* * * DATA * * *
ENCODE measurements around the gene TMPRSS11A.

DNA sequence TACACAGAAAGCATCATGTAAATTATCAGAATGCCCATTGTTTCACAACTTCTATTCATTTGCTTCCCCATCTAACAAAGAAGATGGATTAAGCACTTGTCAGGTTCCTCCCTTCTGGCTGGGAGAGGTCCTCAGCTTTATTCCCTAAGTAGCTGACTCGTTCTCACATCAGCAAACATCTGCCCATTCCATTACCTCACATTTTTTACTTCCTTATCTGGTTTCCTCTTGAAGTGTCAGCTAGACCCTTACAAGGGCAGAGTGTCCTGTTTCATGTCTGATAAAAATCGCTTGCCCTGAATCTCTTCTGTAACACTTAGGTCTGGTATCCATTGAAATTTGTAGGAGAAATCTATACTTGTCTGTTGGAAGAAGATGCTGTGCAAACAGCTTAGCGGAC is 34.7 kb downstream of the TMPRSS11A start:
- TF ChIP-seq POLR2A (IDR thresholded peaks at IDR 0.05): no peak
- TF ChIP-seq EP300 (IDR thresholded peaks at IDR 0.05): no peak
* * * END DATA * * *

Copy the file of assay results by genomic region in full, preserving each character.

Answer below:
ENCODE measurements around the gene TMPRSS11A.

DNA sequence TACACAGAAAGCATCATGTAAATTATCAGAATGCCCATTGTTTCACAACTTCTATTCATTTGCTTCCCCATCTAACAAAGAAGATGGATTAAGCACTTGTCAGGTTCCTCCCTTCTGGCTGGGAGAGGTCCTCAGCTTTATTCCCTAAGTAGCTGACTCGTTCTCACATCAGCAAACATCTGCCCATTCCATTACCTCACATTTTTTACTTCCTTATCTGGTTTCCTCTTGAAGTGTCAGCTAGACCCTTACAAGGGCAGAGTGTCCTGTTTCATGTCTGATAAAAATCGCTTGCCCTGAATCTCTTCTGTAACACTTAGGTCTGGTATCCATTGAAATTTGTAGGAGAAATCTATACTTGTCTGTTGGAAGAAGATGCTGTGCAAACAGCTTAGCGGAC is 34.7 kb downstream of the TMPRSS11A start:
- TF ChIP-seq POLR2A (IDR thresholded peaks at IDR 0.05): no peak
- TF ChIP-seq EP300 (IDR thresholded peaks at IDR 0.05): no peak